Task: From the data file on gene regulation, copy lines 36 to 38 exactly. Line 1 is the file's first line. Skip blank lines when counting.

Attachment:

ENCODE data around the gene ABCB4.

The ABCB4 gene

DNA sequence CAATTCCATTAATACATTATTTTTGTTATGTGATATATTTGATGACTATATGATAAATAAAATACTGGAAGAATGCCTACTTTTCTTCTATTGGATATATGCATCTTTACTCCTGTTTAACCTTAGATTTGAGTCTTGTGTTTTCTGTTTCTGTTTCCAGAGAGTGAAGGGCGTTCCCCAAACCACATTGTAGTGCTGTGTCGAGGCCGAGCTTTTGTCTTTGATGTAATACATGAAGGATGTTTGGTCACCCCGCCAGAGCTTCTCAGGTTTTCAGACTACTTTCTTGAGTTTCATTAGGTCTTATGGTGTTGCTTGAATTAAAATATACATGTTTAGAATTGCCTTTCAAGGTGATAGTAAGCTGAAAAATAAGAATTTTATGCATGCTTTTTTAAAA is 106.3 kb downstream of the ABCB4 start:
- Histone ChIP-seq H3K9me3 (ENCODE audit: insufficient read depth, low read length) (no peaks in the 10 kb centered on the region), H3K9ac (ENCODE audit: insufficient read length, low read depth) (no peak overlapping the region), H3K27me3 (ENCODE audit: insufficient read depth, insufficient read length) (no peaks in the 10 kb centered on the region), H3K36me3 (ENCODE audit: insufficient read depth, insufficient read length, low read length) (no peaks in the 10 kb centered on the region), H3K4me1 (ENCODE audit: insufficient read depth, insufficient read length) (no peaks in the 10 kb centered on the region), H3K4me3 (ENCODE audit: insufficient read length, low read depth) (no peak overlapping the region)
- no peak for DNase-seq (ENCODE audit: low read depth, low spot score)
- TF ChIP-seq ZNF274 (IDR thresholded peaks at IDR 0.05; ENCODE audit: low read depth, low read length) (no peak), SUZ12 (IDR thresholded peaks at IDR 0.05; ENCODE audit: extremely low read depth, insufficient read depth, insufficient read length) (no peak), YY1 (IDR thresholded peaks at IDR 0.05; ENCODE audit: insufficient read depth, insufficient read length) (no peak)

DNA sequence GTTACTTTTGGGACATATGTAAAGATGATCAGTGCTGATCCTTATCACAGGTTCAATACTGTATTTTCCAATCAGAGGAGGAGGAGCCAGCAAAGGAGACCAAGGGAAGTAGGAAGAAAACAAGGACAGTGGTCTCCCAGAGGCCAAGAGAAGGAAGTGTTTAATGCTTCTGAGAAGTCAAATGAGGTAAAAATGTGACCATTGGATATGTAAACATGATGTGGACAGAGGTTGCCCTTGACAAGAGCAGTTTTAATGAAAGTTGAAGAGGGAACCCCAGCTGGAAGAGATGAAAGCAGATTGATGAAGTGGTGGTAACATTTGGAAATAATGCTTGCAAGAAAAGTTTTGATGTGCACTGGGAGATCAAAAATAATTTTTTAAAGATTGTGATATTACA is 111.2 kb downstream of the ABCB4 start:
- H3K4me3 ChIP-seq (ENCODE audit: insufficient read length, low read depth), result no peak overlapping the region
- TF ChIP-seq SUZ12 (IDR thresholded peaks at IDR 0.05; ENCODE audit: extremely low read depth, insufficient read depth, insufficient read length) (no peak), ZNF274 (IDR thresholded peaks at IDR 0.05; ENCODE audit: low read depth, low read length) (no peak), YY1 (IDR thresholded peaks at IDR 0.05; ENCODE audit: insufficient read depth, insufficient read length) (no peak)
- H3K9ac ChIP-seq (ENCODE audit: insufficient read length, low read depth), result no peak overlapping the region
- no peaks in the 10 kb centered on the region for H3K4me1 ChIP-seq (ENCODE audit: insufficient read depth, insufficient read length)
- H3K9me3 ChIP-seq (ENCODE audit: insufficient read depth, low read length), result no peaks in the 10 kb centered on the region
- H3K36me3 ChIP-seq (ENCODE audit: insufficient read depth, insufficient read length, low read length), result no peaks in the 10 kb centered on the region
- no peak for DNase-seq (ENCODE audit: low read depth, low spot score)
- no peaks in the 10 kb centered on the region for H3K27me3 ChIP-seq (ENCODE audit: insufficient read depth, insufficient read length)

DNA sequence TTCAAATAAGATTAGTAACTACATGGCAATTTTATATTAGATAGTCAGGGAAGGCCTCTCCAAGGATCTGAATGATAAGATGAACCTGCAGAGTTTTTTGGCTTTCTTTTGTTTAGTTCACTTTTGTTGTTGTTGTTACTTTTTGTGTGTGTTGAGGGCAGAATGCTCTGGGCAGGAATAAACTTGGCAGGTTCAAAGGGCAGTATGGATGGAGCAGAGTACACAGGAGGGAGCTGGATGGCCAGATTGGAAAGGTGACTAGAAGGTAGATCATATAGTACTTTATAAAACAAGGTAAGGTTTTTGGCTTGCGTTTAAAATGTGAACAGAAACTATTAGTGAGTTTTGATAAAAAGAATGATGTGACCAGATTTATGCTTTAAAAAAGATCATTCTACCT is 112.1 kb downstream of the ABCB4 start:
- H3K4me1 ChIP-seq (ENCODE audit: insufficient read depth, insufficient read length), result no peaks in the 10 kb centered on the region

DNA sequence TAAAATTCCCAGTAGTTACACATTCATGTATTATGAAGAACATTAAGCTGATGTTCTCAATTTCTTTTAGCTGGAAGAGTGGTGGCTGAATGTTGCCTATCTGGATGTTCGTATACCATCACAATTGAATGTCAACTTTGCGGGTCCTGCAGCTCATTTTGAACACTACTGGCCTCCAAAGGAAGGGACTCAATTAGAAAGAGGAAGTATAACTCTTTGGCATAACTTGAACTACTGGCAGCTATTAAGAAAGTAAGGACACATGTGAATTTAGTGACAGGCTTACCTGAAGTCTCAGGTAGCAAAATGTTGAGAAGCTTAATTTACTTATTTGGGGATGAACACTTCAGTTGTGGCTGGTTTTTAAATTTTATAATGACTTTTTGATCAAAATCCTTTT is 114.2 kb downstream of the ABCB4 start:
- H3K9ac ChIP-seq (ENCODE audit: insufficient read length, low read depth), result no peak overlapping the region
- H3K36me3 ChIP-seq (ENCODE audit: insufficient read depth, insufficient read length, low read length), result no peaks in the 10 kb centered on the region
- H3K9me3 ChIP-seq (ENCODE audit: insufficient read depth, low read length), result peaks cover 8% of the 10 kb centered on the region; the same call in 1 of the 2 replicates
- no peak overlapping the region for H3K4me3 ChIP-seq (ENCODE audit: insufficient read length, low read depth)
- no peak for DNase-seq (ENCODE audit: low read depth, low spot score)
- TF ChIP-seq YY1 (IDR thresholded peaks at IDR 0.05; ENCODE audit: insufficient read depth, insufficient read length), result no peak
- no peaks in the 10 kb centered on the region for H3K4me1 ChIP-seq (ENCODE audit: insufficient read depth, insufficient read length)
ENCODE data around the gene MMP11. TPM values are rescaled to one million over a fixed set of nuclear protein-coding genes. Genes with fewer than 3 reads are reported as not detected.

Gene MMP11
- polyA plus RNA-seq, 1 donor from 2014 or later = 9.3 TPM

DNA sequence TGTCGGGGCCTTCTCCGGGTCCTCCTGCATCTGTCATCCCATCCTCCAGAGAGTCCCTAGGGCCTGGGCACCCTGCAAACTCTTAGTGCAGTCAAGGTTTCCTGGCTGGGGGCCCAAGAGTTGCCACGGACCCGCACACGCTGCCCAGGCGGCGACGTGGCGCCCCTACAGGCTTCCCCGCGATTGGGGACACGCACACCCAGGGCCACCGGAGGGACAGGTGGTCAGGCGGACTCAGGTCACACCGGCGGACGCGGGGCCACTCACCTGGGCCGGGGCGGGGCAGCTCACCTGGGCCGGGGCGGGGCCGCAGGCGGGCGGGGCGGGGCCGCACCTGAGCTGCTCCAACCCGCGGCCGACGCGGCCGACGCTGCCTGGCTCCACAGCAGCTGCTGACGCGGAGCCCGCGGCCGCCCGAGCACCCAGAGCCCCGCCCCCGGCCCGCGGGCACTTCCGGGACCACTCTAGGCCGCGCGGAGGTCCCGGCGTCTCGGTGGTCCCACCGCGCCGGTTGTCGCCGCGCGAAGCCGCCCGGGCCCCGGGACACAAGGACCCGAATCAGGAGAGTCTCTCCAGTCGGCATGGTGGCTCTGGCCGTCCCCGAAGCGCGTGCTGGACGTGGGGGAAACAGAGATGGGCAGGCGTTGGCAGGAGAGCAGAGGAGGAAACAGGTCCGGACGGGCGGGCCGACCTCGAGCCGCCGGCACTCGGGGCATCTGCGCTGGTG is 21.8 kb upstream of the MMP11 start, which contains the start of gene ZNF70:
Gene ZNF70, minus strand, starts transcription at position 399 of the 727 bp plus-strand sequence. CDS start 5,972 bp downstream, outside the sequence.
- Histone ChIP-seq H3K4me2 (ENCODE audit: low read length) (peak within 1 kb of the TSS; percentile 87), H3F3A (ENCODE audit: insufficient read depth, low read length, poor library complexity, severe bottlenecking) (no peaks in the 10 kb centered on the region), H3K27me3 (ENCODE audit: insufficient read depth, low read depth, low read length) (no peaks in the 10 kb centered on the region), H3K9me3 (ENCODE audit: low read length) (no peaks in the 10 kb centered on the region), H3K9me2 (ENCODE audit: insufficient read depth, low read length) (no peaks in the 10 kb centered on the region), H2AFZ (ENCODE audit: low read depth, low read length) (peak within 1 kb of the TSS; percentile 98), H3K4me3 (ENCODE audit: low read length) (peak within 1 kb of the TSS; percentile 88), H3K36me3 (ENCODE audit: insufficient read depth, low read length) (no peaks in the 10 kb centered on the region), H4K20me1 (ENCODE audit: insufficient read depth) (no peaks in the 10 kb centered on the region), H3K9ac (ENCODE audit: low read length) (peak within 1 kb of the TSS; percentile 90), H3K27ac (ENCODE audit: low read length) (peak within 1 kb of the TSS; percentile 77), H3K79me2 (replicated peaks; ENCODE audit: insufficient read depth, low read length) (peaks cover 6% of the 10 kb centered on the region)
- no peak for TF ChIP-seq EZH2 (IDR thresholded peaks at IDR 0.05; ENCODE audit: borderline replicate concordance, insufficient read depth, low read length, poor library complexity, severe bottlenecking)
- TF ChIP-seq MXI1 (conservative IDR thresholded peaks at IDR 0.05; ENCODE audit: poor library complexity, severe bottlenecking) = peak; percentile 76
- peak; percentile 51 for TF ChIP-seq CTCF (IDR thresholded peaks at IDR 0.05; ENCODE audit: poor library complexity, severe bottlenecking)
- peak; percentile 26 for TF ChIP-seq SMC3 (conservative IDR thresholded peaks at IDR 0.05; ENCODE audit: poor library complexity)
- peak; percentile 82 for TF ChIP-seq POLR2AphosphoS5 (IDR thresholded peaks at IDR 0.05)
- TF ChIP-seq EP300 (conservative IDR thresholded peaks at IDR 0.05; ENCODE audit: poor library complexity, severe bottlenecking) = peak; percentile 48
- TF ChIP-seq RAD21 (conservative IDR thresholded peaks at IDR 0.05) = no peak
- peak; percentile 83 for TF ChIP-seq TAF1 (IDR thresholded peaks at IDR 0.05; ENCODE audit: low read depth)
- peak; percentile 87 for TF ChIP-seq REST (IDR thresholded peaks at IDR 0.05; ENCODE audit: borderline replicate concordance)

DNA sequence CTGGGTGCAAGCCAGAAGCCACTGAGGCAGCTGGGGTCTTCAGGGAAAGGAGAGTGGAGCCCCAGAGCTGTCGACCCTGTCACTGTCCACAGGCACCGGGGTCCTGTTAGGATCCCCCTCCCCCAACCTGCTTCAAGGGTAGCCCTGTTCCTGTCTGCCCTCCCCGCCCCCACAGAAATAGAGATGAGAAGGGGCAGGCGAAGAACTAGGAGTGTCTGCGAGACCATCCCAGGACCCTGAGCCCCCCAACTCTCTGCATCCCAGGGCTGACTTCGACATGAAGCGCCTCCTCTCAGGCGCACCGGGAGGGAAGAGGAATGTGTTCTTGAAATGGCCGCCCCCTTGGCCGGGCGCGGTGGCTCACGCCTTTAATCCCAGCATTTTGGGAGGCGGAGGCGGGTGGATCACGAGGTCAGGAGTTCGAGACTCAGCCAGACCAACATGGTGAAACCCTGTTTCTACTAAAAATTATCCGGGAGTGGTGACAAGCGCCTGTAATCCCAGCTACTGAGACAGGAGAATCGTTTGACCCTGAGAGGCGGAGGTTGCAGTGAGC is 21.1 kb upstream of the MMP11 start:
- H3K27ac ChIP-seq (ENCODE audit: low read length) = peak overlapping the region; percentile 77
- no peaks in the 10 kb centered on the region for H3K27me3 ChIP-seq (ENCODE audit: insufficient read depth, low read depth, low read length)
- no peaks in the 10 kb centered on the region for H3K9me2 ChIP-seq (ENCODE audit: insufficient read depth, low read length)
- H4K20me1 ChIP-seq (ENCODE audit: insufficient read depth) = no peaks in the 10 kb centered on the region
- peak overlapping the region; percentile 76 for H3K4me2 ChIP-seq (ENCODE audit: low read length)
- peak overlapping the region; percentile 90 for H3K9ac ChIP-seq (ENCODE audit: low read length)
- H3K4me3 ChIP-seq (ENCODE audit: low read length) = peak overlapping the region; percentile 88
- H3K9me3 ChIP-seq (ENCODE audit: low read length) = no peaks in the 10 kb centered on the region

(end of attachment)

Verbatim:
- peak; percentile 82 for TF ChIP-seq POLR2AphosphoS5 (IDR thresholded peaks at IDR 0.05)
- TF ChIP-seq EP300 (conservative IDR thresholded peaks at IDR 0.05; ENCODE audit: poor library complexity, severe bottlenecking) = peak; percentile 48
- TF ChIP-seq RAD21 (conservative IDR thresholded peaks at IDR 0.05) = no peak